Peredo has developed several ‘real life’ off-shoots to the online newsletter. One of her goals has been to bring the various facets of the arts and cultural community together for an interchange of ideas and possible collaborations. This is how ‘Foodie Soirees’ began. For the past three years, evening food events have taken place quarterly, mixing the arts with the local culinary world.  These culinary events take place in private homes of artists, art collectors and other arts lovers where food, drinks, entertainment and fun prevail. Another fascinating smaller gathering inspired by Peredo’s experience while living in Paris is  “An Artist @ the Table series” which is an intimate dinner, pairing a noteable person from the arts community with nine ‘strangers’ , inviting them to share a four course dinner prepared by a known chef at a lovely private home. These smaller dinner events are geared to raise money to continue building Vanguard Culture. In keeping with bringing awareness to the needs of the community “Cause of the Quarter” began – every three months a different cause is featured in the newsletter, which helps publicize and provides links for donations to fund the organizations selected.

Another recent amazing event which took place for the first time in June was the ‘Avant Garde Costume Gala’ held at the Mingei Museum in Balboa Park. Peredo commented that this was a huge financial risk but she believed in her ‘over the top’ vision and it proved successful. Over two hundred people attended an event designed for ‘creative and sensory pleasure’ – ‘guests were asked to wear their wildest, most unique or thought provoking costume or accessories”. The event featured food, custom designed drinks, and entertainment from The California Ballet, The Patricia Rincon Dance Collective, Priscilla the Empress of Pop, The Animal Cracker Conspiracy” and an Avant Garde Fashion Show by Shawn Michael. Live body painting, Henna Body Art, stilt walkers, and a photo station were also included. Peredo plans this as an annual event and fundraiser for the organization.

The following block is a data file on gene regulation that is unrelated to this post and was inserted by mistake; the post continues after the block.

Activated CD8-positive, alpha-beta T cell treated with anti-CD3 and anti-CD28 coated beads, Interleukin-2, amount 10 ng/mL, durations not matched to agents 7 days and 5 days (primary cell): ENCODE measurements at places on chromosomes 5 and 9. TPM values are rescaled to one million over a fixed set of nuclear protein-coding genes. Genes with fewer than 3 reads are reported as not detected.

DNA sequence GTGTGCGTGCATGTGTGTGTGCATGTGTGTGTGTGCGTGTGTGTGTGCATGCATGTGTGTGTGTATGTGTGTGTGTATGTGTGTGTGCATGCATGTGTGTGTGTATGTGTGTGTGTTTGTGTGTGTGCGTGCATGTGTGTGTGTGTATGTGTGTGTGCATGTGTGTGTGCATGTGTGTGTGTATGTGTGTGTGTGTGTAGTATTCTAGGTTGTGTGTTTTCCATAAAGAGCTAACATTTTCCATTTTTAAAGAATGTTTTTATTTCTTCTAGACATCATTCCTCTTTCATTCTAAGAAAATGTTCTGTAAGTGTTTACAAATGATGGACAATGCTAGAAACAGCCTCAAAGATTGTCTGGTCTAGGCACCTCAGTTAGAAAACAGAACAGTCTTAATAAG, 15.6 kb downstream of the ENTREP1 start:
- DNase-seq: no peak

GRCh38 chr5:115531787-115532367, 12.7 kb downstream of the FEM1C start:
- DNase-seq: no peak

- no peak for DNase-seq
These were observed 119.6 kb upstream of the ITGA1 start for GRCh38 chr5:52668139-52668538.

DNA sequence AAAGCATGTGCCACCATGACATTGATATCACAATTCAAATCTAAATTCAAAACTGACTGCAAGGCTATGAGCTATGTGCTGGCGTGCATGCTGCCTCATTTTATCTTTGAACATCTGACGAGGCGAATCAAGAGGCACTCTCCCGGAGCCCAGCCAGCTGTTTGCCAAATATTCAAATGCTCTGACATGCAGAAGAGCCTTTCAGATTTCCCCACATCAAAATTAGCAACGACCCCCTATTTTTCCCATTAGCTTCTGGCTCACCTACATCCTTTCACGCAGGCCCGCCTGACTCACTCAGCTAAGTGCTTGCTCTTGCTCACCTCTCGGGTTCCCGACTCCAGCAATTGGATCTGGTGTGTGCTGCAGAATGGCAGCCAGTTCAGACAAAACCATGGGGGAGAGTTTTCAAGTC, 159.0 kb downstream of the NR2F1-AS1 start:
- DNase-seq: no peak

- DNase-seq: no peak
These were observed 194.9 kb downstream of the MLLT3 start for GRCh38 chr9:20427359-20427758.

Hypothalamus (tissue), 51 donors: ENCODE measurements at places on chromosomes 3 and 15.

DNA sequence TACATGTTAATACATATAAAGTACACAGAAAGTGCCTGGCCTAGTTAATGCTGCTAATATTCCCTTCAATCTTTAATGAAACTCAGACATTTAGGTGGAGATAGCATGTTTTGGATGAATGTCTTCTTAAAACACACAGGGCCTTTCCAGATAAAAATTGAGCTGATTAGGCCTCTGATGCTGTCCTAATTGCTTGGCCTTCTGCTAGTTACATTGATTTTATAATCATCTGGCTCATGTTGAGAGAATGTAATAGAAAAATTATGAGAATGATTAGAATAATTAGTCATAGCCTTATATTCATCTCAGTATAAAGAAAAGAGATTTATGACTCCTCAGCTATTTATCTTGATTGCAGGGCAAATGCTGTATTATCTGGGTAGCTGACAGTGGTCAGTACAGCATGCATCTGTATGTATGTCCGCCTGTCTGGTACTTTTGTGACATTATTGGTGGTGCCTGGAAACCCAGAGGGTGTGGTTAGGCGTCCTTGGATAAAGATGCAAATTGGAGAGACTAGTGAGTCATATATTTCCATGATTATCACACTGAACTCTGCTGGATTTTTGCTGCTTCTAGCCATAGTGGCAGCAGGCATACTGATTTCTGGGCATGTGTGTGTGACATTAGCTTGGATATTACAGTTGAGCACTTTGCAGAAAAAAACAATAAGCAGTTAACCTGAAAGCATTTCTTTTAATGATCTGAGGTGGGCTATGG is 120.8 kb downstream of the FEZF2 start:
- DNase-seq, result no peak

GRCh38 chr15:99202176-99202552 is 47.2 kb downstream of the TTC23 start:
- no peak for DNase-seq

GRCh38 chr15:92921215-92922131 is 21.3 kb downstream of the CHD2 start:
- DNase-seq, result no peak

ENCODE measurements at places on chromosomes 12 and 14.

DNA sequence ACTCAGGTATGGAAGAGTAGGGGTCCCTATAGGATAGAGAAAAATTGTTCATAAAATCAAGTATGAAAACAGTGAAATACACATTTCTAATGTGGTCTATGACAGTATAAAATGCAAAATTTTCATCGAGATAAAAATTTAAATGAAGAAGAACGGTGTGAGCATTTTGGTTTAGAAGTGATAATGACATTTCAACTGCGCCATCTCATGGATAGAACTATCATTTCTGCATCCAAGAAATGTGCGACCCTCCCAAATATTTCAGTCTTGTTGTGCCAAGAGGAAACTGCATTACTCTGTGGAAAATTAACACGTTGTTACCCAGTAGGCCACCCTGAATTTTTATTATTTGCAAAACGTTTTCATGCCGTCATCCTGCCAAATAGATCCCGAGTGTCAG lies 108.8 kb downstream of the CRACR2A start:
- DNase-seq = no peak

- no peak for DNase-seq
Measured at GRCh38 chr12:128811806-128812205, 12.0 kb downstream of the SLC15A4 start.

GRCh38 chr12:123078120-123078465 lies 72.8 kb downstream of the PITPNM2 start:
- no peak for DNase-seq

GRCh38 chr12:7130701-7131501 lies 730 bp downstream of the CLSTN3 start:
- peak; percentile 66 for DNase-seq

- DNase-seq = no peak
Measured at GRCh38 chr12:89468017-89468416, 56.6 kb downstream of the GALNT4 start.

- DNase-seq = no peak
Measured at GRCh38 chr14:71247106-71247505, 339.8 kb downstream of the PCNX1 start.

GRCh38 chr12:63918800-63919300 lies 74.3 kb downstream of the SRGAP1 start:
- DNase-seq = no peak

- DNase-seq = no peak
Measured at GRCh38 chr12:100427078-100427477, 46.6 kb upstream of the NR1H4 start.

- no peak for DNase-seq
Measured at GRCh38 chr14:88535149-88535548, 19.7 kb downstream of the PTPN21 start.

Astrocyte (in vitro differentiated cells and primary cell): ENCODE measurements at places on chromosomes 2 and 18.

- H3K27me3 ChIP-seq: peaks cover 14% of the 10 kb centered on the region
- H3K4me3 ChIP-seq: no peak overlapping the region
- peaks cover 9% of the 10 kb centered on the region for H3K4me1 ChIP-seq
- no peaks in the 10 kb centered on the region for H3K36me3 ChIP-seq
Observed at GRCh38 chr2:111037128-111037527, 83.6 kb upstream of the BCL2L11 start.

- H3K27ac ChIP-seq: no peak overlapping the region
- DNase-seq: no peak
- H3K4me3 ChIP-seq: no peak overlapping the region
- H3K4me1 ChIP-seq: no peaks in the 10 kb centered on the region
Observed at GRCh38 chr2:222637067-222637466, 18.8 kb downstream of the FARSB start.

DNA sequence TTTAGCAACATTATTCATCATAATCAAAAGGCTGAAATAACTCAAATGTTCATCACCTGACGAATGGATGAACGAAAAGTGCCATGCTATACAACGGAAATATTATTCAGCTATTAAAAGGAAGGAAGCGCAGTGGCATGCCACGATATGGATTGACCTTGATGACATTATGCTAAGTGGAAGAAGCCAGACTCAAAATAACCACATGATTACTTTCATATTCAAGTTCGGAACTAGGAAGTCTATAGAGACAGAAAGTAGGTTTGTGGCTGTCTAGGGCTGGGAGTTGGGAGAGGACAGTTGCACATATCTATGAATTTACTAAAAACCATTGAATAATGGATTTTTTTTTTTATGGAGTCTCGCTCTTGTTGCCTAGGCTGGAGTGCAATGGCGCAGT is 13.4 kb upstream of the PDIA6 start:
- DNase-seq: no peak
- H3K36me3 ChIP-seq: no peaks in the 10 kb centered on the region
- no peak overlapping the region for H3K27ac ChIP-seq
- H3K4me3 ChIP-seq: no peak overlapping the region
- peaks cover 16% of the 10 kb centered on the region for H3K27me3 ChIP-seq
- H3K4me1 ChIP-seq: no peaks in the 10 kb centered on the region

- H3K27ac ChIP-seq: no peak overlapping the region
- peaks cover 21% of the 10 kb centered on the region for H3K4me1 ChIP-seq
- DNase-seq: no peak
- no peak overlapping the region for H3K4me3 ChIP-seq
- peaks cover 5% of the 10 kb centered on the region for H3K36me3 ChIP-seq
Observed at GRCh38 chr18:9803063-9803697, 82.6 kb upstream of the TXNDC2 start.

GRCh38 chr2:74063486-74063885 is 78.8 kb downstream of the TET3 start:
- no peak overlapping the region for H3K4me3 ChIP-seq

Peredo, CEO and Founder of  Vanguard Culture has built upon a synergy taking place in the San Diego region.  The unexpected downturn in the economy beginning in 2008, has required the many moving parts of the arts communities including boards, organizations, businesses and individuals to work together to accomplish their aims. With all that Peredo and her team have accomplished in only three years, it will be exciting to see what crazy and wonderful projects will emerge and grow while giving back to this diverse and growing region.

Changes to the San Diego Art Prize

By Patricia Frischer, coordinator, San Diego Visual Arts Network

I was thrilled that Kinsee Morlan of City Beat choose to write about the SD Art Prize and changes we are considering. She presents a fair and accurate reporting of our thoughts which you can read below. I was always surprised that there was not more controversy about this prize in San Diego and I am very glad to see an open discussion about it. Our intention was to shine a light and and even make some new local art stars and get a bit more attention for the high quality of  art in our region. We added an mentoring aspect but collaboration, education and recognition were always the most important aspects of this project. 

As we move forward with an experiment in smart device public voting, we hope to continue that  push to create partnerships, to inform the public and to see our artist recognized in all their glory.